In the United States, testicular cancer is a common cancer in men aged 15-40. About 8,400 new cases are diagnosed each year. These cancers are usually diagnosed after a man feels a mass in his scrotum or has sensations of heaviness in a testicle. A few men have a tumors in other areas of their bodies, such as the neck or stomach area, that are diagnosed as testicular cancer after a doctor removes them. Many men with testicular cancer have a history of trauma to the scrotum or an undescended testicle.
There are several types of testicular cancer. Most are germ cell neoplasms. A germ cell neoplasm can be a a seminoma or a nonseminoma or both. Some other rare tumors can be found in the testicles but these are uncommon.
Fortunately, most men with testicular cancer will be cured of their disease. In addition, most will return to normal activities in a relatively short time.
What to expect
If you feel a lump in your testicle, you should see your doctor immediately. Your doctor can do some or all of the following tests:
- Testicular exam (feeling the testicle)
- Ultrasound X-ray study
- Blood tests
- Determine the need for surgery.
If you have testicular cancer, the best treatment for you depends on several factors. These include the type of testis cancer and whether the disease has spread.
First, your doctor will do surgery to remove the testicle. This is called a radical orchiectomy. Once the testicle is removed and your doctor knows more about the cancer, you may have:
- Additional surgery
- Radiation therapy
- A combination of these approaches, or
- Close observation with blood tests and imaging studies
Although most men maintain normal fertility, you may be asked to consider banking your sperm. This can help make sure you are able to have children after your treatment is complete.
Surgery to remove a testicle is called orchiectomy. This is almost always the first step in diagnosing testicular cancer. Before surgery, your doctor will take blood samples to check for the presence of proteins and hormones that could indicate cancer. Results of your blood tests can also tell your doctor what type of testicular cancer you have and whether it has been removed with treatment. Depending on your blood tests results, you may need more treatment, such as chemotherapy, after surgery.
In an orchiectomy, your doctor will remove the testicle and the structures that connect it to abdomen. The surgery is done through the lower abdomen, leaving the scrotum untouched to prevent the spread of cancer cells. After the cancerous testicle is removed, we will do a chest X-ray and CT scan of the abdomen and pelvis to determine if the cancer has spread to these areas.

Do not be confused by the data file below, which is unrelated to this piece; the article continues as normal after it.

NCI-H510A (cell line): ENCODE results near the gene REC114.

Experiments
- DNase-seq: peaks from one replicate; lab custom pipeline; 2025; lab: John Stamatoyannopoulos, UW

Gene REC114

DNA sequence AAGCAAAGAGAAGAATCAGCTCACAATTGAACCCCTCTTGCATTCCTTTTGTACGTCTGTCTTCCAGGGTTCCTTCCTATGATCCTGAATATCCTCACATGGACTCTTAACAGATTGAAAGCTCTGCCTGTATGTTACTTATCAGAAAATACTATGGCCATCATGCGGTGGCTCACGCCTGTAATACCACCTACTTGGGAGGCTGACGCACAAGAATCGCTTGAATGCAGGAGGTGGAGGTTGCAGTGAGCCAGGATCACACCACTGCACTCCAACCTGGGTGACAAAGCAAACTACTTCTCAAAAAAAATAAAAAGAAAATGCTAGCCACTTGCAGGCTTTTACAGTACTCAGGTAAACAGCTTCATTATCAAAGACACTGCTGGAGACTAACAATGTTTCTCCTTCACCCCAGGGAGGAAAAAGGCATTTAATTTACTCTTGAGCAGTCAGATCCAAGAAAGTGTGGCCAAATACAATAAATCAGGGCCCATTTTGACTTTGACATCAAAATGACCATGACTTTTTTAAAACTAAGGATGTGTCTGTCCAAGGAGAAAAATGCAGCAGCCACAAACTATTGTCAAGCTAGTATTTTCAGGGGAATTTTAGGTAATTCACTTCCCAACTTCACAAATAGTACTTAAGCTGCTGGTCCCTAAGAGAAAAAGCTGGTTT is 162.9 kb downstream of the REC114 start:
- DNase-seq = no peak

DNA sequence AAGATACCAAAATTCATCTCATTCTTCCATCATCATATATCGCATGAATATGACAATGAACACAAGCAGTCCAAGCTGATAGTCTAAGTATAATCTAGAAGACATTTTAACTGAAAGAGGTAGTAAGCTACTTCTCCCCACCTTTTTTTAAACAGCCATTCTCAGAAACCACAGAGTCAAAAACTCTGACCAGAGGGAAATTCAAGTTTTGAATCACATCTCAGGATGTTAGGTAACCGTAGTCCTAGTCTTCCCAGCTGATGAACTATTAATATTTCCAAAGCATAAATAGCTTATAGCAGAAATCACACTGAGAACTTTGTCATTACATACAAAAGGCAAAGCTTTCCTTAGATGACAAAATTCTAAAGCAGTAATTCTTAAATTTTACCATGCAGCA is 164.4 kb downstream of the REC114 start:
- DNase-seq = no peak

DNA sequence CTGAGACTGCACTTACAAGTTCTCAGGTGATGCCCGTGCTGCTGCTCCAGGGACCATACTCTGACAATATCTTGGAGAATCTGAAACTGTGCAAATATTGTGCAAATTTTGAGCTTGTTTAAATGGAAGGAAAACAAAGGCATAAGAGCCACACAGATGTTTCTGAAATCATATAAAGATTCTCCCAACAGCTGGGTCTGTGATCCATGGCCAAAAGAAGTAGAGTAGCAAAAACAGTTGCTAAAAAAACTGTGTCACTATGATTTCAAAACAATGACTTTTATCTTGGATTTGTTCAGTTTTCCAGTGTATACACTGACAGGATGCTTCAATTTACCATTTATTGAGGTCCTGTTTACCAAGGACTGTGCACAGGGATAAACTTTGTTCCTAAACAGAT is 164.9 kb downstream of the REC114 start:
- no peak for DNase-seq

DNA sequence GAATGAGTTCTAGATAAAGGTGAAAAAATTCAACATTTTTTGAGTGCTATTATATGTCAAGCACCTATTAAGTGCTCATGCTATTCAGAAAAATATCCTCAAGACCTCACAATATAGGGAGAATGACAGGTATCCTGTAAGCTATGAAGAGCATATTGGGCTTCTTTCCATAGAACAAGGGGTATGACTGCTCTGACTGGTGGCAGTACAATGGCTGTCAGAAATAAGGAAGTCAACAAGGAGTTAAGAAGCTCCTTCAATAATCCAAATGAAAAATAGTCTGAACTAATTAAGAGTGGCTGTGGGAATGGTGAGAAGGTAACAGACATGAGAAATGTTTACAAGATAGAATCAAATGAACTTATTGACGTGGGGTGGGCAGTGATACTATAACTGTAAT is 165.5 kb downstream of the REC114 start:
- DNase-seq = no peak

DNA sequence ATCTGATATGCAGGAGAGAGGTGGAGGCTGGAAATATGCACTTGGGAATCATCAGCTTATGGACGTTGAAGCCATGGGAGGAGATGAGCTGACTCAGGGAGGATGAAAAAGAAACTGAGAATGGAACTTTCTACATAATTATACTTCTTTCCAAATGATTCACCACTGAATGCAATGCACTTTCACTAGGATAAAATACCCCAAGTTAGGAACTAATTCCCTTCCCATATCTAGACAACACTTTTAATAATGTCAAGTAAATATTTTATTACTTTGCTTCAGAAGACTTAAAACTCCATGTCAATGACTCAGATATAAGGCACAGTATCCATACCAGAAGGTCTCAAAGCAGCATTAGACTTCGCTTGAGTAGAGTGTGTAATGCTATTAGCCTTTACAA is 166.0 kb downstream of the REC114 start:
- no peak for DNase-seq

After surgery, you should rest for several days. We will give you an ice pack and athletic supporter to help prevent bleeding or discomfort.
Treatment After Surgery
Once the testicle is removed, several options are available to you. They depend on the type of cancer you have, the results of your blood tests and whether they become normal after surgery and whether the X-ray and CT scan show cancer has spread or is left behind.
The treatment you have after surgery will depend on what type of tumor you haveand the results of your blood tests before and after surgery. It also depends on whether the testicular cancer has spread to other parts of your body. Additional treatment could include further surgery, radiation, chemotherapy, a combination of these or close observation with blood tests and imaging studies (CT scans, X-rays or other studies). Because treating testicular cancer can be complicated, we recommend seeing a testicular cancer specialist who treats many men with this disease.
Lymph Node Surgery
Some men with testicular cancer benefit from surgery to remove lymph nodes in the abdomen (stomach area). Your doctor will remove lymph nodes from the part of the abdomen behind the intestines. Most doctors do this surgery through a traditional incision. Laparoscopic surgery to remove these lymph nodes is controversial, and most testicular cancer specialists do not recommend it.
The lymph nodes your doctor will take out are close to the kidneys, intestines and nerves that help you ejaculate semen. Your doctor willplan the surgery so that all these organs work normally after surgery. Sometimes, your doctor will recommend that you bank your own sperm to improve your chances of having children after surgery.
You might need chemotherapy after lymph node surgery. Your doctor will talk with you after the results of your lymph node surgery are available.
Some men have chemotherapy for testicular cancer and then need lymph node surgery. This surgery is more complicated than having lymph node surgery first. You might have more side effects or need more time to recover or both. Because this operation is more complicated, most men do better if they are treated by a surgeon who specializes in this kind of testicular cancer surgery.